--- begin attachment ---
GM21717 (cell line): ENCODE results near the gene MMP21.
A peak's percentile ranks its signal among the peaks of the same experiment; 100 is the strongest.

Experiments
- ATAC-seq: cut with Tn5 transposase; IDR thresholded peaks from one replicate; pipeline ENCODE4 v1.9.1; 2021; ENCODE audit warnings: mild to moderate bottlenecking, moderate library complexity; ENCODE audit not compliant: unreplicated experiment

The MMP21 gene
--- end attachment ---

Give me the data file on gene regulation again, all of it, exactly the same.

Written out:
GM21717 (cell line): ENCODE results near the gene MMP21.
A peak's percentile ranks its signal among the peaks of the same experiment; 100 is the strongest.

Experiments
- ATAC-seq: cut with Tn5 transposase; IDR thresholded peaks from one replicate; pipeline ENCODE4 v1.9.1; 2021; ENCODE audit warnings: mild to moderate bottlenecking, moderate library complexity; ENCODE audit not compliant: unreplicated experiment

The MMP21 gene